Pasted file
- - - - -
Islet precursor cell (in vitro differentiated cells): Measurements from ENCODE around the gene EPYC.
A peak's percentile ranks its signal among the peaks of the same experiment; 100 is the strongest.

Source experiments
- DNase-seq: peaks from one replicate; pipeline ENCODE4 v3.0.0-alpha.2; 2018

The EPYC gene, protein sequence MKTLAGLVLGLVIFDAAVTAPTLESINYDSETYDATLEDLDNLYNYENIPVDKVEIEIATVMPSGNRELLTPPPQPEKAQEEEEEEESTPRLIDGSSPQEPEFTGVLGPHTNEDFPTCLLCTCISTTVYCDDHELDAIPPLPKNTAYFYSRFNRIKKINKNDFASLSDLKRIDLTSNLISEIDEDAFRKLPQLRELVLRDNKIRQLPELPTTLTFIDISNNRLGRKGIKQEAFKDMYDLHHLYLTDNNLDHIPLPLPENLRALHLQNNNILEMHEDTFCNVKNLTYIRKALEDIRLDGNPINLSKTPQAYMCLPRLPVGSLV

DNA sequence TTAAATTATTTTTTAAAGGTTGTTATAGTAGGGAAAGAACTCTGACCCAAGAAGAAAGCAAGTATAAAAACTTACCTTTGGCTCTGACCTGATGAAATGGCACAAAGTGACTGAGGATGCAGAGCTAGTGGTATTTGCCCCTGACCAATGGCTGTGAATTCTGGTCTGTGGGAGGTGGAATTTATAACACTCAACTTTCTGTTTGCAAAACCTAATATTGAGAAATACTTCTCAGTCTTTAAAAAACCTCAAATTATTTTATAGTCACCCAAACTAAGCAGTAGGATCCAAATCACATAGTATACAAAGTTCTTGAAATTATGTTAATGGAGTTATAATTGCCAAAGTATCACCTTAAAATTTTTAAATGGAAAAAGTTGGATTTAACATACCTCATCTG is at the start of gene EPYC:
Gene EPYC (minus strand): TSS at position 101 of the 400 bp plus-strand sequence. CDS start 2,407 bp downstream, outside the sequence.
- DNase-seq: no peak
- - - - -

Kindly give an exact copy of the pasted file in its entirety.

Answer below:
Islet precursor cell (in vitro differentiated cells): Measurements from ENCODE around the gene EPYC.
A peak's percentile ranks its signal among the peaks of the same experiment; 100 is the strongest.

Source experiments
- DNase-seq: peaks from one replicate; pipeline ENCODE4 v3.0.0-alpha.2; 2018

The EPYC gene, protein sequence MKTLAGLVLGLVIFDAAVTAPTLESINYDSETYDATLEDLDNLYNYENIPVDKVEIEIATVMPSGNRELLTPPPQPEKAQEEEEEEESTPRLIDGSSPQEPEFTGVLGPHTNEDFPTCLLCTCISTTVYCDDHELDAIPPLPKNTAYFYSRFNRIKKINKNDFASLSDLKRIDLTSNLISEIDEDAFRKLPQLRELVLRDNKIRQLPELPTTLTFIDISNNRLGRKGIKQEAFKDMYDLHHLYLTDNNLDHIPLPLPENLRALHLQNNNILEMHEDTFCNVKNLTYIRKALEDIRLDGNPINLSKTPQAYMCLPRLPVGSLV

DNA sequence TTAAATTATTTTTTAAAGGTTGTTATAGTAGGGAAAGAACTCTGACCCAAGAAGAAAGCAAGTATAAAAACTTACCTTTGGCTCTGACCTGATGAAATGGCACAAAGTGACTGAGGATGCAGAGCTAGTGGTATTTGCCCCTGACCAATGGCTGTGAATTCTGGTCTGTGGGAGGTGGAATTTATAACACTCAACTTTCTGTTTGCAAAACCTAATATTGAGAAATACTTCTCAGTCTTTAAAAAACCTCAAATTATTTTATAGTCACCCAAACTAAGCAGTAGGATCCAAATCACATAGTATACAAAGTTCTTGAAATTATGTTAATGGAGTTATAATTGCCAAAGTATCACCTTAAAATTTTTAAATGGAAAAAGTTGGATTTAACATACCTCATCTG is at the start of gene EPYC:
Gene EPYC (minus strand): TSS at position 101 of the 400 bp plus-strand sequence. CDS start 2,407 bp downstream, outside the sequence.
- DNase-seq: no peak